Women in Football

Unfortunately our Lionesses were knocked out last night in the Euro semi-finals by the Netherlands. But regardless of that ‘failure’, they still reached their second semi-final in three years. They should be proud of this. We all should be.

“If the men’s team were doing this well, they’d have changed the name of our currency to Raheem Sterling.”

But our country should also be ashamed. Ashamed of the state football is in today, the inequality and the large sum of unsustainable money in the game.

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Over a hundred years ago we invented the glorious game, but in 1921 the FA banned football for women. A couple of weeks back Clare Balding hosted a great programme on Channel 4 – ‘When Football Banned Women’ . If you’re into football and or a feminist, get it watched.

During and after WWI women’s football was very popular but then all of a sudden they were banned from playing the sport for a whole 50 years because fuddy duddy men in the FA did not want women getting paid for playing football. Outrageous!

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As much as women’s football is now legal, the game is still far from being equal. Just this week Neymar was sold to PSG for a record breaking £200mil, he’ll be earning £782k a week! Compare this to the highest paid female footballer, Steph Houghton who earns roughly £60k a year… again… outrageous!

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In Clare’s documentary she visited a girl’s team, when asked who their heroes and heroines were they replied Stevie G, Jagielka, Joe Hart etc. Not very many heroines, and why would there be? Women’s football gets very little coverage. The past few weeks the Euro’s have been taking place in the Netherlands, I’ve seen very little of the tournament on the back pages of newspapers, I’ve not seen one St George’s flag in a super market, or dangling off people’s car. How can the future stars of England’s women’s team have a heroine role model when the media don’t cover their game?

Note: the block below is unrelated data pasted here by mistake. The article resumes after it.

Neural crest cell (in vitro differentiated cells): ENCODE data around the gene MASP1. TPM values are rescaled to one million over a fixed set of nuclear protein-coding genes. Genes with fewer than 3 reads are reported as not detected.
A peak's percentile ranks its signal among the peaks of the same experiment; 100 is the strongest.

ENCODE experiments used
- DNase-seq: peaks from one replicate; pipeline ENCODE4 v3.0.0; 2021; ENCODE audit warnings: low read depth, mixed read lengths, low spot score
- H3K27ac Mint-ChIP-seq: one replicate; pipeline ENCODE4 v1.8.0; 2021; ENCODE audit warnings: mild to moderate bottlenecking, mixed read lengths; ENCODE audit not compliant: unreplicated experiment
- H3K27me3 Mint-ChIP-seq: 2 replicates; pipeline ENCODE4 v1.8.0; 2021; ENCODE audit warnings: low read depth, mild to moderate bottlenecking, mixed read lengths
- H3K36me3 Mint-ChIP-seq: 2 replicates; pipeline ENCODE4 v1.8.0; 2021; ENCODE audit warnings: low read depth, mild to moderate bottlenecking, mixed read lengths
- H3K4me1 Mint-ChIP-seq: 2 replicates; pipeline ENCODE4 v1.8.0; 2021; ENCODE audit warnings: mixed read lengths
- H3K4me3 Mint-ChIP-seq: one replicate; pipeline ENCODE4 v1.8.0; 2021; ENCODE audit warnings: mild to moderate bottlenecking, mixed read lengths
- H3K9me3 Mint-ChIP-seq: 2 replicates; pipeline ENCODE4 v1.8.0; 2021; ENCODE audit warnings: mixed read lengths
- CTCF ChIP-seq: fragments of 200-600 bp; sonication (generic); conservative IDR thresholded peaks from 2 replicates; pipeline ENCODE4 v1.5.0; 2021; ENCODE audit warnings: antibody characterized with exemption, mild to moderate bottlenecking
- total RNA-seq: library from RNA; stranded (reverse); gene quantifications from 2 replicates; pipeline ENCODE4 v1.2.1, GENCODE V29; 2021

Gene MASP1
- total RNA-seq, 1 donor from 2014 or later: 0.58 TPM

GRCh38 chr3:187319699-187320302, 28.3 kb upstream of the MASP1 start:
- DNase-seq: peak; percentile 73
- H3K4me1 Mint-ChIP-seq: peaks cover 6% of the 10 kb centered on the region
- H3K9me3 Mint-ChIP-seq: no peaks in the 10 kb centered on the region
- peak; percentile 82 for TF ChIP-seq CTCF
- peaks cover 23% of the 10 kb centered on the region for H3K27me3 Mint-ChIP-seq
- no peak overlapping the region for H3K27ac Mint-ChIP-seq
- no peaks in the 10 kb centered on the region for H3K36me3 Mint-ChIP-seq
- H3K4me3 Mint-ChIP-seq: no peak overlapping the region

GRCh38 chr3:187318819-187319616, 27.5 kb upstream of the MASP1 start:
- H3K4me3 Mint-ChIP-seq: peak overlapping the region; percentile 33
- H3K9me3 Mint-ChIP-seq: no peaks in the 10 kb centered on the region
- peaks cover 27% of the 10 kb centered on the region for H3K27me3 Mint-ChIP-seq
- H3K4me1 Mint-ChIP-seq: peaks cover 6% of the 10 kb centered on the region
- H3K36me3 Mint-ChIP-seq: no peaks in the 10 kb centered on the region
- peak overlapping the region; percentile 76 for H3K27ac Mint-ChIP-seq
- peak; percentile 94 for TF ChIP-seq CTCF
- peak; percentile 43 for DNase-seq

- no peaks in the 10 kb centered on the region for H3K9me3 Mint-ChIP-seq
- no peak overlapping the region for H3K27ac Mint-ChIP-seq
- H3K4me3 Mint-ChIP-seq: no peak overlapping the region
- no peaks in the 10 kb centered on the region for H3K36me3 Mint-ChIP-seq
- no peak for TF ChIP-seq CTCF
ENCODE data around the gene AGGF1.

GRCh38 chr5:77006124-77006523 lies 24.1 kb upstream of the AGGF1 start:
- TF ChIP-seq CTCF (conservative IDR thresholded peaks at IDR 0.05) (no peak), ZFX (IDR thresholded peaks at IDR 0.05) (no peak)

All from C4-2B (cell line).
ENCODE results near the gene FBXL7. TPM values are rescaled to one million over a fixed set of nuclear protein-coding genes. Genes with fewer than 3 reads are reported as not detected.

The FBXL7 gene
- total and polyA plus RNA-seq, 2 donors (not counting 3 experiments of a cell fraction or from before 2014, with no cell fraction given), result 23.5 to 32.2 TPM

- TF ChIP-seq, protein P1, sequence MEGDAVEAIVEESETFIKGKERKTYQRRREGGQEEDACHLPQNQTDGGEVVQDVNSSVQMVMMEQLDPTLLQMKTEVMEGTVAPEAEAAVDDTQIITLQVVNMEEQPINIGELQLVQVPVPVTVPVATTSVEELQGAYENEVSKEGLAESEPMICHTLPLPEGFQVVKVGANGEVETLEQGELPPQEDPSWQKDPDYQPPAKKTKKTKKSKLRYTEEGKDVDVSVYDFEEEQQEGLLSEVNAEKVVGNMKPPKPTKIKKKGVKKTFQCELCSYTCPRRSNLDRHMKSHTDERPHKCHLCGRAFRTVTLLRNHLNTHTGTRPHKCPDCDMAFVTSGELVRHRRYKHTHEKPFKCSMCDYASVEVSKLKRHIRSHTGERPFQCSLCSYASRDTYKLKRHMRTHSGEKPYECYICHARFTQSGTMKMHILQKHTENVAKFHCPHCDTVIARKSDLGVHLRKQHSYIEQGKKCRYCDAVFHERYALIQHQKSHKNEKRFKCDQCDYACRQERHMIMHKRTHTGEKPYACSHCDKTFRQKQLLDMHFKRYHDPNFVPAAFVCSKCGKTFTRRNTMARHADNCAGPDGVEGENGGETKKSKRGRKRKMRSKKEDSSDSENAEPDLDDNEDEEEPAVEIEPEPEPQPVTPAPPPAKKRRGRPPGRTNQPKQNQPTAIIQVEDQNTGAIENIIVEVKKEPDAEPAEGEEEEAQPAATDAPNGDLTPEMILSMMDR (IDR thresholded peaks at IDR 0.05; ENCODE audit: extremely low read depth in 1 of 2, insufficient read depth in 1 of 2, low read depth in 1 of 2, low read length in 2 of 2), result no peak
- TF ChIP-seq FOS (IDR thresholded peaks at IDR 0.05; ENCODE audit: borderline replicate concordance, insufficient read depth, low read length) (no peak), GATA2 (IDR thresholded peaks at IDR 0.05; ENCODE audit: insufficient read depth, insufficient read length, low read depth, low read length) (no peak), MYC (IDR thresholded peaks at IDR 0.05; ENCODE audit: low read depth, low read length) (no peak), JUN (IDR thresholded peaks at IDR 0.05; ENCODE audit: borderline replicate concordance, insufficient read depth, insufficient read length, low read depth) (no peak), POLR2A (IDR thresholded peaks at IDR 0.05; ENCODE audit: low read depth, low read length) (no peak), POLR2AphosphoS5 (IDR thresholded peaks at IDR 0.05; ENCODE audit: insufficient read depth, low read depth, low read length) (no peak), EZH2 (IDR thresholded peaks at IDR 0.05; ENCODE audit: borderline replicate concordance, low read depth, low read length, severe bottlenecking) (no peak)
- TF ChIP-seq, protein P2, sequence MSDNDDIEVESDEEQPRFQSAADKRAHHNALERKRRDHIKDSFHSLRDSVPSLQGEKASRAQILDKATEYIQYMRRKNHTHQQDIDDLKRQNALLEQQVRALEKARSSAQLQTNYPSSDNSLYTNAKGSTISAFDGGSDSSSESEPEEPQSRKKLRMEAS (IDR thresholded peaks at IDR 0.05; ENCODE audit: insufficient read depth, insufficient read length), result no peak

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The FA have set a target for 2020 to double the number of women and girls playing football, they have also been running a girl’s football week (16th July – 6th August) with the aim to raise the sport’s profile. It would be great to see at the next women’s World Cup held in France a bigger hype, helping improve equality and respect in the sport.

Good luck to all working to achieve that, and chin up Lionesses! x

4 thoughts on “Women in Football

  1. Binging on Beetroot says:

    This post is awesome and SO needed. I’ve been meaning to watch When Football Banned Women for the last couple of weeks- I’ll get that done ASAP. This made for poignant over breakfast reading this morning! Kat x

    P.S. I actually run an online feminism newsletter called Feminism Up and if you happen to be interested in writing anything for it, definitely ping me a message!

    Liked by 1 person

  2. femalesportscoverage says:

    Brilliant article. From an Australian perspective, it’s interesting to note that the problem has been ascribed to participation rates in the UK. Over here, participation between males and females is much closer to equal, approximately 60/40 male/female amongst 6-13 year olds.Over here, the problem remains the media coverage & broadcasting deals and the lack of income potential. For example, our Matildas (female equivalent) just pulled off an enormous feat, winning the Tournament of Nations over 3 powerhouses, and are led by (in my opinion) the best player in the world Sam Kerr. It does seem like there’s an underground revolt occurring – the Matildas friendly just sold out well in advance of the Socceroos World Cup Qualifier. Yet all we really hear about in mainstream media is our stumbling, failing Socceroos? It seems coverage reflecting performance is our biggest issue, with females often falling out of touch with the game due to the lack of opportunity at the professional level.

    Like

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